It's likely Australia was easily able to find other markets for cotton as there are increasingly many major players in the textiles industry outside China – particularly in South and Southeast Asia. Vietnam’s global cotton imports have tripled since 2012.

Following the 2022 Russian invasion of Ukraine and the resulting global energy crisis, coal producers were easily able to find buyers in Japan and Europe. Twenty per cent of coal exports went to China in 2019 and only nine per cent in 2023, even after restrictions were lifted. Copper miners also increased their exports to Japan and South Korea.

On the other hand, while the barley industry was able to find new markets in the Middle East, these markets offered lower prices than China, where Australia had strong relationships with local breweries. There are two types of barley: feed barley, used as animal feed, and malt barley, the core ingredient in beer production. Malt barley commands a premium price over feed barley and is often of higher quality. Prior to the ban, 44 per cent of Australia’s barley exports to China were malt quality. While Australia was able to find alternative markets for its barley, this was primarily to countries in the Middle East, sold at a lower price and used for animal feed. So, when the Chinese market opened up again, barley exporters flocked back to take advantage of the price premiums – 76 per cent of barley exports have gone to China since restrictions were lifted.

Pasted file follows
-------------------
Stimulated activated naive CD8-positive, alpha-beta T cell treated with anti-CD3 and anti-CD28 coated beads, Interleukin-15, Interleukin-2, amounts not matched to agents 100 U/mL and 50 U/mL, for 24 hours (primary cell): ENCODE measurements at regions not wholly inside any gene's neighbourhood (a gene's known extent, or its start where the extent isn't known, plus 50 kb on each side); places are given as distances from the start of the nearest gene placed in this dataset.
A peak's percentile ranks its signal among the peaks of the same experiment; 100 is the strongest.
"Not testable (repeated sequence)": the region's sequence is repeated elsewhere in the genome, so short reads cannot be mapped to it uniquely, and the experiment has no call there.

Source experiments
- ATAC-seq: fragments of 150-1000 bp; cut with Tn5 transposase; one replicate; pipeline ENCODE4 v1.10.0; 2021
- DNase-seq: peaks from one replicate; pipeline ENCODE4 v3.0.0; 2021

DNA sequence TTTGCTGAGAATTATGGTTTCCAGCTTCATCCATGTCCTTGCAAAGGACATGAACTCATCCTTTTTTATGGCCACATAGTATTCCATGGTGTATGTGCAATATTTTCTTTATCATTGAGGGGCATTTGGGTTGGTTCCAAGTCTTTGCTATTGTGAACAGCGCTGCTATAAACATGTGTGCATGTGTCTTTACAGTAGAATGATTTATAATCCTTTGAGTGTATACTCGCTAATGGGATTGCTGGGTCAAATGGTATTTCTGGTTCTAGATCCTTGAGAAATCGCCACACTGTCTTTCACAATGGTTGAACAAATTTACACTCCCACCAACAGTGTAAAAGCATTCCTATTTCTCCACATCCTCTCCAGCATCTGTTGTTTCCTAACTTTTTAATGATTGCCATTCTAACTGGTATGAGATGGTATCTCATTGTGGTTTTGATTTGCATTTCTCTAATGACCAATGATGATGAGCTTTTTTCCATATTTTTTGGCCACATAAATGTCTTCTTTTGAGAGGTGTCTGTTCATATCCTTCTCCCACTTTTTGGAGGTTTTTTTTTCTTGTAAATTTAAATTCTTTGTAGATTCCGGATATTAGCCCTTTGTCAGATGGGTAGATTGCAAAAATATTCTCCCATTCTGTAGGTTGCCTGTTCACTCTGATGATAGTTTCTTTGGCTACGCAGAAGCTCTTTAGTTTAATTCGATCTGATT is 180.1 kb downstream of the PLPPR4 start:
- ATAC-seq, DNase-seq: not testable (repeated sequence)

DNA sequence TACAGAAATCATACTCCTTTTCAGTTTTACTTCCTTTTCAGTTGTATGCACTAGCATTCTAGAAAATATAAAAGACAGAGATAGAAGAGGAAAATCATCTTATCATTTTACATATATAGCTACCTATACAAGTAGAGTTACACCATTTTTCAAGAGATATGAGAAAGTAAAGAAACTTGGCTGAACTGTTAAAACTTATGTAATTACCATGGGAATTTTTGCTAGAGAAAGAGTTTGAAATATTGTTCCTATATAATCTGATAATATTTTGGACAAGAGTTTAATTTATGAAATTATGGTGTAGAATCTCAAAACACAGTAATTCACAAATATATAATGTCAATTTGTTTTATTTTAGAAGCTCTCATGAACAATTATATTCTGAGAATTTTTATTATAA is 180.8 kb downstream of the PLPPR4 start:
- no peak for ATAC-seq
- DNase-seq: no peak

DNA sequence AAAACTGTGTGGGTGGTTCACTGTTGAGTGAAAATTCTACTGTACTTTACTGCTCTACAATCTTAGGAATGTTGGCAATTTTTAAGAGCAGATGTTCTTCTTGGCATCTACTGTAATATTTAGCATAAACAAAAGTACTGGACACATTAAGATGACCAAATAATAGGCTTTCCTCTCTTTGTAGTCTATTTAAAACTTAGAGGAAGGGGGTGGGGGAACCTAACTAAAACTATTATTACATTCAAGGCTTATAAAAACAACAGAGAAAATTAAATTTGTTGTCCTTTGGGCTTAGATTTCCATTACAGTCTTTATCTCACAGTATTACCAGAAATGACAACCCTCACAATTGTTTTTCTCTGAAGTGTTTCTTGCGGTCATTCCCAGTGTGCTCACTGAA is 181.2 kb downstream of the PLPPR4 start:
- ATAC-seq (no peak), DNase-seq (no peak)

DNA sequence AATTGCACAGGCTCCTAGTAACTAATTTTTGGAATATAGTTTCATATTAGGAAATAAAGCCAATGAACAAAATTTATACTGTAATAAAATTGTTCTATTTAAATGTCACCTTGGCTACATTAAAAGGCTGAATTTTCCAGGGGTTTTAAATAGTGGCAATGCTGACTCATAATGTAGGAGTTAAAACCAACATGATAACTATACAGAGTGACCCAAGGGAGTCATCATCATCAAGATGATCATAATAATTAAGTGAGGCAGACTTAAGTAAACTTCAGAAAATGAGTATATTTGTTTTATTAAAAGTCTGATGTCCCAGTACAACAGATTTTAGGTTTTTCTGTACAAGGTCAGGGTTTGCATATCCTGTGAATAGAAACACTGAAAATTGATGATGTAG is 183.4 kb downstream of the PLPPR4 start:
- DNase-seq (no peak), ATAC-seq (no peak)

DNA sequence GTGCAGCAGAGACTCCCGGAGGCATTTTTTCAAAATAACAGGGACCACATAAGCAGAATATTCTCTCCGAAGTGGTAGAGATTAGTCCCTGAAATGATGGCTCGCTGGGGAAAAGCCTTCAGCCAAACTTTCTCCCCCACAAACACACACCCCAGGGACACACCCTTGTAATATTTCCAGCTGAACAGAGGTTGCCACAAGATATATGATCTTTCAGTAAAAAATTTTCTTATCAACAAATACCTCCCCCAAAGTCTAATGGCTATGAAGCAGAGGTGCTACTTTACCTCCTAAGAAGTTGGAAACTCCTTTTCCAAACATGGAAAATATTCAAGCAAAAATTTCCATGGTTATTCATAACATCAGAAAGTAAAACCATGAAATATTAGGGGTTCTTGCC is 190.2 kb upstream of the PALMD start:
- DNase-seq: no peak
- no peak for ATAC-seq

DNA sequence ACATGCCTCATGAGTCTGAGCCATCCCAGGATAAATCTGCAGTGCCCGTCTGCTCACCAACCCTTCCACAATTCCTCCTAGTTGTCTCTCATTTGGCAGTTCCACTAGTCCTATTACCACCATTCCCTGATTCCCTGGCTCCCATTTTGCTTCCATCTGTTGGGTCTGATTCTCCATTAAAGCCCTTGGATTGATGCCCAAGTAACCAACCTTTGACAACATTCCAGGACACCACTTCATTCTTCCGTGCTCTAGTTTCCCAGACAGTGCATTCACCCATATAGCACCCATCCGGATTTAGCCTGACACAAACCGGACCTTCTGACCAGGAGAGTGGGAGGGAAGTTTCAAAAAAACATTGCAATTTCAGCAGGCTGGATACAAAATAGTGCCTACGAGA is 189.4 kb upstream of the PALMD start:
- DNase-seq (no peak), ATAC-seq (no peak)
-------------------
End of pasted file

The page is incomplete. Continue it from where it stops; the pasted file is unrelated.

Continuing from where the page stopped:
Other industries found it more difficult to find alternate markets. Total Australian wine exports fell by 30 per cent between 2020 and 2022. Prior to restrictions, China made up about a third of Australia’s wine exports, but conditions in the global wine market, including global oversupply, meant Australia struggled to find other buyers. Although the industry managed to achieve some diversification – exports to Singapore, Malaysia and Thailand increased – wine is a luxury product that is not as widely-consumed in many countries, particularly in Asia. Now that restrictions have been lifted, its likely much of the market will return to China.

The trade measures have made businesses and governments more aware of the risks of overdependence on one country for trade.

Lobster and timber exports were dominated by China prior to restrictions and have few alternate buyers or many alternate suppliers. Total Australian lobster exports fell by 64 per cent between 2019 and 2021.

Figure 2: Share of total Australia exports by top 5 destinations, 2019-2023, per cent2